Assessment of the Cultural Competence Level of Faculty and Nursing Students at a Midwestern University

2.50
Hdl Handle:
http://hdl.handle.net/10755/161026
Type:
Presentation
Title:
Assessment of the Cultural Competence Level of Faculty and Nursing Students at a Midwestern University
Abstract:
Assessment of the Cultural Competence Level of Faculty and Nursing Students at a Midwestern University
Conference Sponsor:Midwest Nursing Research Society
Conference Year:2007
Author:Mabunda, Gladys, PhD, APRN, BC
P.I. Institution Name:Southern Illinois University Edwardsville
Contact Address:Nursing, St. Louis, MO, 63104, USA
Co-Authors:K. White, Nursing, Southern Illinois University Edwardsville, Edwardsville, IL
The purpose of this study was to assess the cultural competence level of faculty, undergraduate and graduate nursing students at a Midwestern University. Campinha-Bacote's Model: The process of cultural competence in the delivery of health care services - (1997) guided this study. The target populations were current faculty and students. Using survey research methods, data were collected from a convenience sample of 32 faculty, 101 graduate students and 228 undergraduate students (N=361). Participants were recruited via mail and via classrooms. The "Inventory for assessing the process of cultural competence among healthcare professionals (IAPCC-R)" was used to collect data. Data were analyzed using SPSS, and included computation of descriptive statistics, item analysis, cultural competence scores, t-test and internal validity. Results revealed that there is a significant difference in students' and faculty cultural competence means (t = 2.42, p = .02). The established categories and ranges are as follows: culturally incompetent (25-50); culturally aware (51-74); culturally competent (75-90); and culturally proficient (91-100). Among faculty, Tenure-track faculty had the highest cultural competence mean score (m = 76.91 (range 70 - 96) and term faculty had a mean score of 68.40 (range 49-86). Among students, Level II had the lowest mean score of 66.58 (range 51 - 80), Level III had a mean score of 69.68 (range 57-92); Level IV had a mean score of 72.13 (range 56 - 93), and graduate students had a mean score of 70.46 (range 51-90). Undergraduate students' cultural competence mean scores increased as they progressed in the nursing program with Level IV having a higher level. Students as well as tenure-track and tenured faculty scores ranged from being culturally aware to culturally proficient. Internal validity was confirmed using Guttman Split-half (.76) and Spearman-Brown (.76). The study suggests that the curriculum meets the educational needs of students; it is effective in preparing culturally competent graduates. There is a need to provide continuing education, especially for incoming faculty. Limitations of this study include use of a convenience sample.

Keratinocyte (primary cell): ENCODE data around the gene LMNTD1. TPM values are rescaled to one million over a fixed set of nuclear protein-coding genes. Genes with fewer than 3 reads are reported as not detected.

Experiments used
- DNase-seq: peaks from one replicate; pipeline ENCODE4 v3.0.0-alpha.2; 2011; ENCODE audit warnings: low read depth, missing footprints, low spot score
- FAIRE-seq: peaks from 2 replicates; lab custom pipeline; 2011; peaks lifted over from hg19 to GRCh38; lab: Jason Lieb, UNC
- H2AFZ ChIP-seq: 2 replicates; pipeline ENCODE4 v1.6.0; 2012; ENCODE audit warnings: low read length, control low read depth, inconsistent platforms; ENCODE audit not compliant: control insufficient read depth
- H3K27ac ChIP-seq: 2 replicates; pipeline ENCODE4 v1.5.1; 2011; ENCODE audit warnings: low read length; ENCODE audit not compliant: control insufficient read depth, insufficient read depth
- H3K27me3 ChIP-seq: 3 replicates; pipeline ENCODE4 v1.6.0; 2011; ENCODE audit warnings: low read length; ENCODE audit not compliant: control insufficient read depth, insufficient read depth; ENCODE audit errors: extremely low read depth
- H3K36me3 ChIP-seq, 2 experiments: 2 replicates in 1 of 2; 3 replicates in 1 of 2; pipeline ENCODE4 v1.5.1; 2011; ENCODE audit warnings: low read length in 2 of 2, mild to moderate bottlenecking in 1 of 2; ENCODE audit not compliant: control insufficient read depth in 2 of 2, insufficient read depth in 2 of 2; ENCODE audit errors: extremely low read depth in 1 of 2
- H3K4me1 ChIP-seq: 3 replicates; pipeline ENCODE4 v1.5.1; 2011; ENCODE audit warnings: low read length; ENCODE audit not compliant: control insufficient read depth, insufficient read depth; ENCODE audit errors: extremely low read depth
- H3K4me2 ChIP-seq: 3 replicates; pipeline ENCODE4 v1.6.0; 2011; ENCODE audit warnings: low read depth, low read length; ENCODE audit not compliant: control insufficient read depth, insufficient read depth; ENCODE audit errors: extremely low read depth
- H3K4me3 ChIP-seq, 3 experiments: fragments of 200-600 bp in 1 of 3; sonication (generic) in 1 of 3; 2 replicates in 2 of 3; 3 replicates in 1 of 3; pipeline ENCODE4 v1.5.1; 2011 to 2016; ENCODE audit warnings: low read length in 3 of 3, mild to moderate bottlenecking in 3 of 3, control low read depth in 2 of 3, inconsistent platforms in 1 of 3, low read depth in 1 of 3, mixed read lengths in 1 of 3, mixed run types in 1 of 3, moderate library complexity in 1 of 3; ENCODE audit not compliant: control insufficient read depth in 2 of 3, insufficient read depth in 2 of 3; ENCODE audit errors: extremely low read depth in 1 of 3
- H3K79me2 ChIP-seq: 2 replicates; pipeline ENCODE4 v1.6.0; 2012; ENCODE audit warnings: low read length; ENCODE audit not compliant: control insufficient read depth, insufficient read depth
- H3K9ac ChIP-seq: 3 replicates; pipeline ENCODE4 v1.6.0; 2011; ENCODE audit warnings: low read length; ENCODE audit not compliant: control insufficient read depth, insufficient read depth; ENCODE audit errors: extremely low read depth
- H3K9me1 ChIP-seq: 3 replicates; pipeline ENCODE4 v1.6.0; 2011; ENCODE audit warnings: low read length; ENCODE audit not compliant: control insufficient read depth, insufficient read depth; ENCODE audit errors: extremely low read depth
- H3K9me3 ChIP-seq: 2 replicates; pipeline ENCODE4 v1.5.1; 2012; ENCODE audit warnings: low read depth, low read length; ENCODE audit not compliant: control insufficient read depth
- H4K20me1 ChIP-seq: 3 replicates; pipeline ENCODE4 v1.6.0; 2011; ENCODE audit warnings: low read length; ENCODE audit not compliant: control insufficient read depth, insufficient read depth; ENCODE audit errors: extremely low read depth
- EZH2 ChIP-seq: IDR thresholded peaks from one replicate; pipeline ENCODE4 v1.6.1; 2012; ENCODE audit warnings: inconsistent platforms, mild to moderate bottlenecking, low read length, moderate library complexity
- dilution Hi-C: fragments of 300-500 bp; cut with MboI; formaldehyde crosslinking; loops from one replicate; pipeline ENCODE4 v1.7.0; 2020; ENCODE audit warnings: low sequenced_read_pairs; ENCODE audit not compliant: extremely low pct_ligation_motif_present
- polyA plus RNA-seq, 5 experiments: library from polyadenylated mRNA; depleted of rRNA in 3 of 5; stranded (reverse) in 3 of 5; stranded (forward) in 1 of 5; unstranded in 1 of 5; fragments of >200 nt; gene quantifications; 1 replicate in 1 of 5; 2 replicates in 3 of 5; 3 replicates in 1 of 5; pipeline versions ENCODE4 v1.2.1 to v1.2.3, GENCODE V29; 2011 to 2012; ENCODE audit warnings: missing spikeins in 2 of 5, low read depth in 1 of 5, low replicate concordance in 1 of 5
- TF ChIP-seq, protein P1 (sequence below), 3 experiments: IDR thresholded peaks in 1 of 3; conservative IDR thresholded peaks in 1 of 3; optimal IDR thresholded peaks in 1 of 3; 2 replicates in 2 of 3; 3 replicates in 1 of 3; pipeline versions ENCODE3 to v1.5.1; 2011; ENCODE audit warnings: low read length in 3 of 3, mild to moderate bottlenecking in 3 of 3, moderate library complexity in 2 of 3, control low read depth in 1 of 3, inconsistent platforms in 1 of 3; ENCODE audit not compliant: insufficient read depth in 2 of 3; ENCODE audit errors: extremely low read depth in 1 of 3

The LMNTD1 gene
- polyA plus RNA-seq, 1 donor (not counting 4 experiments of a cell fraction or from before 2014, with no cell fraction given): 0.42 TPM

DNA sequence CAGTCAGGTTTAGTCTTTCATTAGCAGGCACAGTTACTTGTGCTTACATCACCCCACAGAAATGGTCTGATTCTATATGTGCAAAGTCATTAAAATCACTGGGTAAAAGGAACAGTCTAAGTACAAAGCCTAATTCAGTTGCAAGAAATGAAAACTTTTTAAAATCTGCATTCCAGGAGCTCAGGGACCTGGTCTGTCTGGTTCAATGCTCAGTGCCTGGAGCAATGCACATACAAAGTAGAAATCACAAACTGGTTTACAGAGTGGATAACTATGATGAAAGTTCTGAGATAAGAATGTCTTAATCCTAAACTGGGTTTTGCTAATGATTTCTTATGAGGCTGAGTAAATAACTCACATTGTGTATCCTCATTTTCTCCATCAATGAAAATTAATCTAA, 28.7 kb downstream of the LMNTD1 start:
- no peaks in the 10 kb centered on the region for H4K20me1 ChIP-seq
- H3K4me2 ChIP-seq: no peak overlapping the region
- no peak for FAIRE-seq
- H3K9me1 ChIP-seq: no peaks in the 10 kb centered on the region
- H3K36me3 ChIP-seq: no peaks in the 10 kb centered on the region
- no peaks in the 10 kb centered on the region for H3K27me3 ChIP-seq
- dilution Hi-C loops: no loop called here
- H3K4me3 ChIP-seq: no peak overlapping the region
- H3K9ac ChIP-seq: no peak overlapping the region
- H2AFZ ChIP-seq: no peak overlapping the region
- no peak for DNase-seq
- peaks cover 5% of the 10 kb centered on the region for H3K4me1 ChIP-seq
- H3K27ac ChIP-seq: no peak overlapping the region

Repository Posting Date:
26-Oct-2011
Date of Publication:
17-Oct-2011
Sponsors:
Midwest Nursing Research Society

Full metadata record

DC FieldValue Language
dc.typePresentationen_GB
dc.titleAssessment of the Cultural Competence Level of Faculty and Nursing Students at a Midwestern Universityen_GB
dc.identifier.urihttp://hdl.handle.net/10755/161026-